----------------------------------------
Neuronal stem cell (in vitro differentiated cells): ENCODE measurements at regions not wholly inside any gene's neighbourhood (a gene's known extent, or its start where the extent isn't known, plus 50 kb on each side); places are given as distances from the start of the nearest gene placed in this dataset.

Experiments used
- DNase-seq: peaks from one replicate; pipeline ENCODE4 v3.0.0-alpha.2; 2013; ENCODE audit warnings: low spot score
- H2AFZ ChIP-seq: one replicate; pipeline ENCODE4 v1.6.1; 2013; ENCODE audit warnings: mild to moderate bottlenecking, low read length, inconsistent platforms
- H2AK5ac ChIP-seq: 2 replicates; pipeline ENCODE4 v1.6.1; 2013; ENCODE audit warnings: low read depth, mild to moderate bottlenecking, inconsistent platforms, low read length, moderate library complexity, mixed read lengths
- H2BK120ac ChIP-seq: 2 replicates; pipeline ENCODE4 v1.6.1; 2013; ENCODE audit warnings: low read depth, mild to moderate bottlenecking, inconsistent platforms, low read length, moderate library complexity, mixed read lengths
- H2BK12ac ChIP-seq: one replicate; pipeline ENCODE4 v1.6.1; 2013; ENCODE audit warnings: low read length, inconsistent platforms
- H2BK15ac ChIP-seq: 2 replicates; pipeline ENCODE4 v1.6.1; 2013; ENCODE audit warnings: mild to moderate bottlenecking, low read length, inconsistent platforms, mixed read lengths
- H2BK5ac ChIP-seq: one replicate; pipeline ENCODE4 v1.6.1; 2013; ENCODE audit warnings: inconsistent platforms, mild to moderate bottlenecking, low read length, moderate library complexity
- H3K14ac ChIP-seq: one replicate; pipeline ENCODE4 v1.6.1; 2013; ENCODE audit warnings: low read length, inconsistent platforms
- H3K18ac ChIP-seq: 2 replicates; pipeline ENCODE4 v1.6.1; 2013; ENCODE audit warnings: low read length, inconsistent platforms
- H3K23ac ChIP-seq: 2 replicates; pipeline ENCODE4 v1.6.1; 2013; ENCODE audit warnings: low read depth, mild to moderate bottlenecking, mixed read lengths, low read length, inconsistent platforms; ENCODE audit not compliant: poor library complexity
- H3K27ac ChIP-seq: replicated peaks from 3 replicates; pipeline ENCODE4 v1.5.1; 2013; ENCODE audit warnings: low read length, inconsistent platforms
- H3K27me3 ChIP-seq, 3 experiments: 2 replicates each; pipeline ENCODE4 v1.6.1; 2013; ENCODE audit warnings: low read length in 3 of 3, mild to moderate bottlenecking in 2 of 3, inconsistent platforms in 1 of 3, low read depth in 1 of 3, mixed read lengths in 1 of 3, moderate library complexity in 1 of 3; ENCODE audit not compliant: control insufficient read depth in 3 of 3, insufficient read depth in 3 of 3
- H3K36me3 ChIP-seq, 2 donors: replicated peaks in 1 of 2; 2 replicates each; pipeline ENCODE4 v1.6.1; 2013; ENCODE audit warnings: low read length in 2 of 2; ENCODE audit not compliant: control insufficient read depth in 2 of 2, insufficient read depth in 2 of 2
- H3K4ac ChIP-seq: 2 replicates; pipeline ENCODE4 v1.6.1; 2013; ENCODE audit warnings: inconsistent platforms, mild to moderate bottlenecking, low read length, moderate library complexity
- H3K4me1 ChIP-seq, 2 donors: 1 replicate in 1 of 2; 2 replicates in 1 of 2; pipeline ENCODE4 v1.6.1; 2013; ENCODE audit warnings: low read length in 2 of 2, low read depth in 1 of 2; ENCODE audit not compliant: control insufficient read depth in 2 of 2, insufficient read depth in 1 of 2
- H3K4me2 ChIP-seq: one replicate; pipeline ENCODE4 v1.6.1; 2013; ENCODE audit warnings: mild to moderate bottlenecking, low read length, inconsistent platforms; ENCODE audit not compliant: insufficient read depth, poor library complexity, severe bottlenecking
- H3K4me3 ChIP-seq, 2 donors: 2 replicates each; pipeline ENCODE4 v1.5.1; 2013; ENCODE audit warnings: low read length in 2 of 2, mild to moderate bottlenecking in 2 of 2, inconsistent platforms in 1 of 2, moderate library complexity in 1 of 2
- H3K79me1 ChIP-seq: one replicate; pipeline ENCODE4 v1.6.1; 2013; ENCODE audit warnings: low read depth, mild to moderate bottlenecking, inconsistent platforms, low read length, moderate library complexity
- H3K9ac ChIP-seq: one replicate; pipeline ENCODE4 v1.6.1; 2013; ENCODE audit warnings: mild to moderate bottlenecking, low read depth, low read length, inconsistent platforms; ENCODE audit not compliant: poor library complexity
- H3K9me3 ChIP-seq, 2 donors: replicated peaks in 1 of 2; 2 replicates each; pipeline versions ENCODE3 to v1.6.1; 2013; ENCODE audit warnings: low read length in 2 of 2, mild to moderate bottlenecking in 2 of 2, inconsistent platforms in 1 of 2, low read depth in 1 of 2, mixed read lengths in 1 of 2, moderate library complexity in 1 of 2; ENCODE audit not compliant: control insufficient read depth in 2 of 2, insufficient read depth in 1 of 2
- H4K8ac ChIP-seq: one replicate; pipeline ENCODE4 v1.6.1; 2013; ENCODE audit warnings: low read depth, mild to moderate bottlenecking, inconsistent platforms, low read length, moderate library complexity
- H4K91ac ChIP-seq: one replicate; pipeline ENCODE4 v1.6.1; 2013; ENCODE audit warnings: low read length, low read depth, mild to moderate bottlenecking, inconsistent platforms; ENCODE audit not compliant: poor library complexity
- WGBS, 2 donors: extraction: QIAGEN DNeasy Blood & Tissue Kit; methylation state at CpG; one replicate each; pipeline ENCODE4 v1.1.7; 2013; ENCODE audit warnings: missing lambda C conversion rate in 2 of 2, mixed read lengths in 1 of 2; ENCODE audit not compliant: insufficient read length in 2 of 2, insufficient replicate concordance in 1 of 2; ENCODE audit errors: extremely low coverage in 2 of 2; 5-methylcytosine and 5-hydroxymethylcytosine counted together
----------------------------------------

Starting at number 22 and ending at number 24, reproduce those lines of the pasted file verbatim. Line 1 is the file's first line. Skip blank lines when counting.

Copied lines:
- H3K9me3 ChIP-seq, 2 donors: replicated peaks in 1 of 2; 2 replicates each; pipeline versions ENCODE3 to v1.6.1; 2013; ENCODE audit warnings: low read length in 2 of 2, mild to moderate bottlenecking in 2 of 2, inconsistent platforms in 1 of 2, low read depth in 1 of 2, mixed read lengths in 1 of 2, moderate library complexity in 1 of 2; ENCODE audit not compliant: control insufficient read depth in 2 of 2, insufficient read depth in 1 of 2
- H4K8ac ChIP-seq: one replicate; pipeline ENCODE4 v1.6.1; 2013; ENCODE audit warnings: low read depth, mild to moderate bottlenecking, inconsistent platforms, low read length, moderate library complexity
- H4K91ac ChIP-seq: one replicate; pipeline ENCODE4 v1.6.1; 2013; ENCODE audit warnings: low read length, low read depth, mild to moderate bottlenecking, inconsistent platforms; ENCODE audit not compliant: poor library complexity